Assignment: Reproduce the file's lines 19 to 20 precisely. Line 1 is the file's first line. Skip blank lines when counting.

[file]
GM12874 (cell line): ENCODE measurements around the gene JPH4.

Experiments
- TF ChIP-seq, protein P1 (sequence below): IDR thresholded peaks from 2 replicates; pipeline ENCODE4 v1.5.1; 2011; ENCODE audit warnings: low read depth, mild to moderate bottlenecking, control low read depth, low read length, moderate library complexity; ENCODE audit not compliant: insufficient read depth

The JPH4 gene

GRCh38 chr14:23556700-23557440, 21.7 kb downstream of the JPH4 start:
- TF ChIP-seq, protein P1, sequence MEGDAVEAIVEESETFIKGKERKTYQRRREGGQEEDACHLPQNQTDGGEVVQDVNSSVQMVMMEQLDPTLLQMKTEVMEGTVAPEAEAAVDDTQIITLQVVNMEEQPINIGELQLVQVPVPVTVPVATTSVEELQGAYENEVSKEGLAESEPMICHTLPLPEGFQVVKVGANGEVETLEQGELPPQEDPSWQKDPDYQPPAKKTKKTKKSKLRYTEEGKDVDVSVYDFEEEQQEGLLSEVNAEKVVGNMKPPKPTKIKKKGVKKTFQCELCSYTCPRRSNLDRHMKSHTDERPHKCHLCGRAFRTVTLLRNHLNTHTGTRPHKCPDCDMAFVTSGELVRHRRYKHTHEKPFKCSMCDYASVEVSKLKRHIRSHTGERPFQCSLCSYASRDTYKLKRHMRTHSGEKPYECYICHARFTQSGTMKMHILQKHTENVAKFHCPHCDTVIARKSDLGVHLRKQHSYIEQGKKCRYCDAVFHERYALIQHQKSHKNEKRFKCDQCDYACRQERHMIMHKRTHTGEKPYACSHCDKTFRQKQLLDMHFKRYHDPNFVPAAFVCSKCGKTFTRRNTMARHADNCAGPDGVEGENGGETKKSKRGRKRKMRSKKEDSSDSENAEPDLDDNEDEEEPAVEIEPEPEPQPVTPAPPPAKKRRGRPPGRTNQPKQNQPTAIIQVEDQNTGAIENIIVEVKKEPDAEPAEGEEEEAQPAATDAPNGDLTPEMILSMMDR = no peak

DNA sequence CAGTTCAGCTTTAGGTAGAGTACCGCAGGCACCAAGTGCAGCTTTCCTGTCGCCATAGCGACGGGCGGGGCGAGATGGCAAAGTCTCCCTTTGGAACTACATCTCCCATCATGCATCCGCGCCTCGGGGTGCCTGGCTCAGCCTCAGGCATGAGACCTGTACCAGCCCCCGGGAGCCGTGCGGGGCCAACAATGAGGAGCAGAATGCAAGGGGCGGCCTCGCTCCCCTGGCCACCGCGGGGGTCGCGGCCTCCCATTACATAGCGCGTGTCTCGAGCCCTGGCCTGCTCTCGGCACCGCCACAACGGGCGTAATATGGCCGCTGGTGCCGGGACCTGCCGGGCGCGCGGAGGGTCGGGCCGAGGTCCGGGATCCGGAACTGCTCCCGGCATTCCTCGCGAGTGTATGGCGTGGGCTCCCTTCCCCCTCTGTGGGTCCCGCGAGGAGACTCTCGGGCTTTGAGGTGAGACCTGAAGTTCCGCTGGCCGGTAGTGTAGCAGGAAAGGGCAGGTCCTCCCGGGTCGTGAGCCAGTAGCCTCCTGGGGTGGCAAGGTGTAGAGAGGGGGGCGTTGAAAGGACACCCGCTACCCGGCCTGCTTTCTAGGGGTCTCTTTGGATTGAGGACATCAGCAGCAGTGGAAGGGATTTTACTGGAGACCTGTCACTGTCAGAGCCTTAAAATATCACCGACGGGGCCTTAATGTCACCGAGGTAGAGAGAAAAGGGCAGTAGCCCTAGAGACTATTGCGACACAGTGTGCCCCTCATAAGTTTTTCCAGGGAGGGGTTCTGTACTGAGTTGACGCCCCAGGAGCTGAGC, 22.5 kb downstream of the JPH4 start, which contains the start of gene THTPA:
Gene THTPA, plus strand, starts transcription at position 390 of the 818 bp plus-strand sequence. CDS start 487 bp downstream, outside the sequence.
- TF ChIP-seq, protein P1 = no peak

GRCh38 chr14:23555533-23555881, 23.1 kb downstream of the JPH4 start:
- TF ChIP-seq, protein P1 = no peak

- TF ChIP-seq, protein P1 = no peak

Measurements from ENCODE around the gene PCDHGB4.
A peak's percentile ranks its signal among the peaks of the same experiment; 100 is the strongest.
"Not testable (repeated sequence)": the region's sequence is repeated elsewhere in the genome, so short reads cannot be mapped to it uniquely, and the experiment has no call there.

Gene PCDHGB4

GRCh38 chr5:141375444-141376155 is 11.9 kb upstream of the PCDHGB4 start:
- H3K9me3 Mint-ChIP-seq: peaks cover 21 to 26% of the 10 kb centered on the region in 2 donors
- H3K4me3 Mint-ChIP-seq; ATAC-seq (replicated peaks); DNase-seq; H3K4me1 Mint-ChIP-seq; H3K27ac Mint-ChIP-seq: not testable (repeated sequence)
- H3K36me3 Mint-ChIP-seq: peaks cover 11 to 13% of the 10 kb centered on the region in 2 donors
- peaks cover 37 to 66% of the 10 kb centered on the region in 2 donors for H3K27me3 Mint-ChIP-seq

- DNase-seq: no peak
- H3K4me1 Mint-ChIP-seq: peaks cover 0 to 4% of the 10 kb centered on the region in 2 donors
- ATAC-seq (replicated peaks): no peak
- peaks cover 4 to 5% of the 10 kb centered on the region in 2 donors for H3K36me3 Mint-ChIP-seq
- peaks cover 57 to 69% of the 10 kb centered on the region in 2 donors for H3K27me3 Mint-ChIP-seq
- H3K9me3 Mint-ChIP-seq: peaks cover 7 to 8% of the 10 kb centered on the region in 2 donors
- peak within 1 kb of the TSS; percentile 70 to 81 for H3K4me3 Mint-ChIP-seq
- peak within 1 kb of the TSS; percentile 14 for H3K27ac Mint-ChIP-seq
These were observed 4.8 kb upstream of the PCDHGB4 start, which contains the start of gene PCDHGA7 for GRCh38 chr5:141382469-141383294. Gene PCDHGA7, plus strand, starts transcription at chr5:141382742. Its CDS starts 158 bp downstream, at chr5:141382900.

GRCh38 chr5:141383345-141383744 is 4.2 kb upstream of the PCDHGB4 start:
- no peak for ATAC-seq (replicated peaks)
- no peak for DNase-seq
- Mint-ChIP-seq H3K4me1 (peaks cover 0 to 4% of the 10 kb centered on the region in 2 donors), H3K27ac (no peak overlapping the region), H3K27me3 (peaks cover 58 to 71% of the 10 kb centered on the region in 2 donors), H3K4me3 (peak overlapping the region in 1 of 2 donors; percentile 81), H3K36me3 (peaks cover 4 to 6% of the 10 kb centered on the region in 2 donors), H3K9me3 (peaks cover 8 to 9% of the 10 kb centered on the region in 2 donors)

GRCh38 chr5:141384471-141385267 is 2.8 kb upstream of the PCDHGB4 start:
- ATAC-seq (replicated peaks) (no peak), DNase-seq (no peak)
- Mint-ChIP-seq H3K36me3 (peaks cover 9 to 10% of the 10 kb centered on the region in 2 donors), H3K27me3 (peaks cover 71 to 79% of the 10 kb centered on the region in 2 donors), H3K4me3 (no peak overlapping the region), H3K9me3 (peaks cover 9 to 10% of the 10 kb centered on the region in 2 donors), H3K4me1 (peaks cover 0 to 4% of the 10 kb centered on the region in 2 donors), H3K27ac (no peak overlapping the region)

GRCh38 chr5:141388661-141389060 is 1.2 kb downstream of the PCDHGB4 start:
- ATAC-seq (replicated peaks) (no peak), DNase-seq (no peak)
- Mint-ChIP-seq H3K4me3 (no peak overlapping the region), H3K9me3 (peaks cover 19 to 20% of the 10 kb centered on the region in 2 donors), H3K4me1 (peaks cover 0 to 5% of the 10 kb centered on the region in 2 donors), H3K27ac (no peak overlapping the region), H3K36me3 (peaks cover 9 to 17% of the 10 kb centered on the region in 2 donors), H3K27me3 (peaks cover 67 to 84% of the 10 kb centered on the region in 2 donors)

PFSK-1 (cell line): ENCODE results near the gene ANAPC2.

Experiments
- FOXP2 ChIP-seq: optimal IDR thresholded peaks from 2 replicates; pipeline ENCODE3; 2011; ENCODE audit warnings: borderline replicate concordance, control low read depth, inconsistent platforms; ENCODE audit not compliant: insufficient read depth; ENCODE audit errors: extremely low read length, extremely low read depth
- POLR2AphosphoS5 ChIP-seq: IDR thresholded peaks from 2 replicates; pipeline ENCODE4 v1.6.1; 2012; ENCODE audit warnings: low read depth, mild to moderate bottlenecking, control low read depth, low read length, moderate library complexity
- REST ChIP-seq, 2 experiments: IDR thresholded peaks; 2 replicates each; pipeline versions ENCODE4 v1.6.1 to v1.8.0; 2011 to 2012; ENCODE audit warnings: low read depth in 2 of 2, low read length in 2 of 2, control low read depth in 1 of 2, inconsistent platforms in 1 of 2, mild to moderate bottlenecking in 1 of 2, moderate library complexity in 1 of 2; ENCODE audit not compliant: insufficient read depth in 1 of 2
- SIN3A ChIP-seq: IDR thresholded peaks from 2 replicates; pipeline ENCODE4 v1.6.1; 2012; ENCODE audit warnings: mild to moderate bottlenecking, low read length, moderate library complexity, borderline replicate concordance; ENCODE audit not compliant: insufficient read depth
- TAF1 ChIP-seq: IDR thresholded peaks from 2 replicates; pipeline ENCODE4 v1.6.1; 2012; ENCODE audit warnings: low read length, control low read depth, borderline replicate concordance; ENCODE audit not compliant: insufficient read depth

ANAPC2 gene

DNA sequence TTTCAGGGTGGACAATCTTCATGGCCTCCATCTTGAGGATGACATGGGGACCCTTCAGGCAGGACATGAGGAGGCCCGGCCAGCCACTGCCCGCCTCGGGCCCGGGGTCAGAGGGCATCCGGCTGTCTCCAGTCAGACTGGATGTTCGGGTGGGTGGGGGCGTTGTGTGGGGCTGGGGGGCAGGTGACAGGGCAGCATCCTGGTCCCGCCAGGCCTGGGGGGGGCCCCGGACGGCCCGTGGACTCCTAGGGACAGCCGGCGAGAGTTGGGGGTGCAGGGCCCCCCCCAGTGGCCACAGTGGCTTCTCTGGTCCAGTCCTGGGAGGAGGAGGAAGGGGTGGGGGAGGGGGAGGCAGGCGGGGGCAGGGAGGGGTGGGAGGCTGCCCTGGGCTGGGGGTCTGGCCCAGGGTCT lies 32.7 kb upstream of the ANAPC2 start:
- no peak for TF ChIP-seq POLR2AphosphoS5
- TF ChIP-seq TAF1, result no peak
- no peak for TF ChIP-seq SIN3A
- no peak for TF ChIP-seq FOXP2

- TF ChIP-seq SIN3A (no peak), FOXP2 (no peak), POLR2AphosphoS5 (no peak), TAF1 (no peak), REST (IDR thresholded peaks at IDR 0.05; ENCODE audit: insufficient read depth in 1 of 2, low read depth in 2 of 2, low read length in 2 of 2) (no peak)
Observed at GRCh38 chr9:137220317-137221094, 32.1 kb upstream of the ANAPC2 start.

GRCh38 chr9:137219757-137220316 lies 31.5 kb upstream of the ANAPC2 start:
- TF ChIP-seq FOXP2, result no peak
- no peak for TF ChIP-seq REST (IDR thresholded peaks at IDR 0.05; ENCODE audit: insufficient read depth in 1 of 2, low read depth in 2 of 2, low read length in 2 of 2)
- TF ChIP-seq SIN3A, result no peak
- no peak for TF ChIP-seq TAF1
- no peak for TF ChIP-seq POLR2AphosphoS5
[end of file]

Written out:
- H3K4me3 Mint-ChIP-seq; ATAC-seq (replicated peaks); DNase-seq; H3K4me1 Mint-ChIP-seq; H3K27ac Mint-ChIP-seq: not testable (repeated sequence)
- H3K36me3 Mint-ChIP-seq: peaks cover 11 to 13% of the 10 kb centered on the region in 2 donors